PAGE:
Made up of 40 short reflections. Each reflection is very personal and focuses on an experience in the author's life, yet each one is designed to leave the reader with a lesson that will lead to personal and spiritual growth. The authors simple but touching prose will resonate with Muslimah's (Muslim women) looking to reconnect with God, and looking for books in the mold of RECLAIM YOUR HEART, a Muslim bookselling phenomenon that has sold hundreds of thousands of copies worldwide. With a release date before Ramadan 2019 this book could be one of the 'must-read' items during the Muslim holy month. Huge potential for online sales worldwide.
The relationship between secularism, democracy, religion, and gender equality has been a complex one across Western democracies and still remains contested. When we turn to Muslim countries, the situation is even more multifaceted. In the views of many western commentators, the question of Women Rights is the litmus test for Muslim societies in the age of democracy and liberalism. Especially since the Arab Awakening, the issue is usually framed as the opposition between liberal advocates of secular democracy and religious opponents of women's full equality. Islam, Gender, and Democracy in Comparative Perspective critically re-engages this too simple binary opposition by reframing the debate around Islam and women's rights within a broader comparative literature. Bringing together leading scholars from a range of disciplines, it examines the complex and contingent historical relationships between religion, secularism, democracy, law, and gender equality. Part One addresses the nexus of religion, law, gender, and democracy through different disciplinary perspectives (sociology, anthropology, political science, law). Part Two localizes the implementation of this nexus between law, gender, and democracy and provides contextualized responses to questions raised in Part One. The contributors explore the situation of Muslim women's rights in minority conditions to shed light on the gender politics in the modernization of the nation and to ponder on the role of Islam in gender inequality across different Muslim countries.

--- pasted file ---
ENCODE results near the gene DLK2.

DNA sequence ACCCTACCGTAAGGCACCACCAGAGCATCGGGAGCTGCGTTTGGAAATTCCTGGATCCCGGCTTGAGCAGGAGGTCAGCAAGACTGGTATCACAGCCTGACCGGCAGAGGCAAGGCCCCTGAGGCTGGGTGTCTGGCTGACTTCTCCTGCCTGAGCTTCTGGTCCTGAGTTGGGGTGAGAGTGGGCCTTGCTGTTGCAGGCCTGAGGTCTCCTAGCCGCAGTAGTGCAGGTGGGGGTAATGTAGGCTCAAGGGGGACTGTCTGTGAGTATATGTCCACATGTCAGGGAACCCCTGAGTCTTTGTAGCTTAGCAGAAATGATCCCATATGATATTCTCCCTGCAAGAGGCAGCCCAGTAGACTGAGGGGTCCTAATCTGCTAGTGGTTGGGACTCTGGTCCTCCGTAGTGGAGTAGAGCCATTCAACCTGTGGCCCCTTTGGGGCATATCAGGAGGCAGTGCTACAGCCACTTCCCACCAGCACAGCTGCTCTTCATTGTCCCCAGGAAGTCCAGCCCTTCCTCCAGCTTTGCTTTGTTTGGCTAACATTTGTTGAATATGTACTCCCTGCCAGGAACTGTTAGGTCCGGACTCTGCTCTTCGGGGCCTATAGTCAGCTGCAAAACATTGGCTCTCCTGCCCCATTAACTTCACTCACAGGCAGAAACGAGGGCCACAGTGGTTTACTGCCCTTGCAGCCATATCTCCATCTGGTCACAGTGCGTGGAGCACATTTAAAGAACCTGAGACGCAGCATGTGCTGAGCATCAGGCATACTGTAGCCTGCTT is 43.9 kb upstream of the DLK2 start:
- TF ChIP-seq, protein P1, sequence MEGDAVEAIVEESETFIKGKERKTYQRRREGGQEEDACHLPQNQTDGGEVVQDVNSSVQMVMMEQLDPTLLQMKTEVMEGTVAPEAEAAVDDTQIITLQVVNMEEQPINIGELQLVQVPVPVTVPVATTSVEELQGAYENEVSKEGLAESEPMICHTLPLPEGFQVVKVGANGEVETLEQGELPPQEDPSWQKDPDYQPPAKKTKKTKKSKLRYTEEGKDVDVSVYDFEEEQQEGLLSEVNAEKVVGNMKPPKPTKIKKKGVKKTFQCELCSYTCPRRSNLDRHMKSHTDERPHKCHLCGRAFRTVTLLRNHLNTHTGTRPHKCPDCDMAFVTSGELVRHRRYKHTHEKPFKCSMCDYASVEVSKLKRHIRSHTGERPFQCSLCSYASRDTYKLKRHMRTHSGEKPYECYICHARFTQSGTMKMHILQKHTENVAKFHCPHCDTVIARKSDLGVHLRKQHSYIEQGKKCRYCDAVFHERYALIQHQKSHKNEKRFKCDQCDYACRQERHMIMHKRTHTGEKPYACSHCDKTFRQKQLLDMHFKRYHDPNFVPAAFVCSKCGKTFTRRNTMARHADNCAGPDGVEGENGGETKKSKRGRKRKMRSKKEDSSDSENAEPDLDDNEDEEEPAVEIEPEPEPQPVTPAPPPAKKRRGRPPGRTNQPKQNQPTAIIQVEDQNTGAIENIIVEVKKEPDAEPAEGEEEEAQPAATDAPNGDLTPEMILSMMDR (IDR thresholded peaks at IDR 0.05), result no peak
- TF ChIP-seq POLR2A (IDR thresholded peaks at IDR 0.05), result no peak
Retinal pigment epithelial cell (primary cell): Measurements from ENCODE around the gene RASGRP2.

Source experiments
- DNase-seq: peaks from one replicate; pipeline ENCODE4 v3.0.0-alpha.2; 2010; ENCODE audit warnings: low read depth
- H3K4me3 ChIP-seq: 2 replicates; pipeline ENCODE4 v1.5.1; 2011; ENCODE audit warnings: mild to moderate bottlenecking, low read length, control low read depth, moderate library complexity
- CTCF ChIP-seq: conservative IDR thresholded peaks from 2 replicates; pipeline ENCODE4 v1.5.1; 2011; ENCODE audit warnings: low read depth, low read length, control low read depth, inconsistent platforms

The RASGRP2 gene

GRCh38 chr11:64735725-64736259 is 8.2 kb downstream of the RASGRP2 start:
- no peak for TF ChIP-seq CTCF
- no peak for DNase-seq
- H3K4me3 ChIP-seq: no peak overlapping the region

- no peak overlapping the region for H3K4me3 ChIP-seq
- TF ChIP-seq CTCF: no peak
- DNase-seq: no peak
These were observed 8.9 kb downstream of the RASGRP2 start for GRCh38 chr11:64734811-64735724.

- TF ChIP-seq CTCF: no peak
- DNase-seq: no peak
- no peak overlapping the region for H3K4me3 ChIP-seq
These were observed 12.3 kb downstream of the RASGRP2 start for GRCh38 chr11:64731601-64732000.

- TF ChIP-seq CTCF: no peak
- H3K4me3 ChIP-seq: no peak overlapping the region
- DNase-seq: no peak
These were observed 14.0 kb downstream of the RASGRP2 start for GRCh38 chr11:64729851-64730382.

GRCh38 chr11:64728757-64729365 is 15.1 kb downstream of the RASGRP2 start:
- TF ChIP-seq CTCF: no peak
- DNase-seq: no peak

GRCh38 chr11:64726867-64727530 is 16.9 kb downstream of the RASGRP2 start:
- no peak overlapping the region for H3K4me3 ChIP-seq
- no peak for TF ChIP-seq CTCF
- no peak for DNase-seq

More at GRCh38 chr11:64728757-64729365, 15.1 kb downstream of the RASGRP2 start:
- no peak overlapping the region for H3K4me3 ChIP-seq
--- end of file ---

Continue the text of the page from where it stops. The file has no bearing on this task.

This book examines online jihadist magazines, Inspire, Dabiq, Rumiyah, and Gaidi Mtaani, published by three terrorist organizations-Al-Qaeda, ISIS, and Al-Shabaab-and their aggressive promotion of the Caliphate, an Islamic system of world government that seeks to create a new world order ruled by sharia. These magazines have played an important role in the diffusion of Islamist ideas such as jihad and sharia (Islamic law). Divided into ten chapters, this book extends existing research by offering fresh insights on the communicative strategies, radicalization processes, and recruitment methods used by jihadist organizations as well as their effects on readers. In particular, this book includes (1) the application of communication theories and models to both global jihad and online jihadist propaganda; (2) meticulous descriptions of the four online jihadist magazines in question (in terms of their missions, stylistic formats, and tactics), including excerpts from each magazine; (3) a thorough explanation of the jihadisphere (e.g., as a vehicle for extreme propaganda and an overarching training manual for jihad); (4) the procedures and complexities of online Islamic radicalization; and (5) strategies to combat online jihadist magazines (e.g., by developing counter-narratives and online counter-radicalization magazines).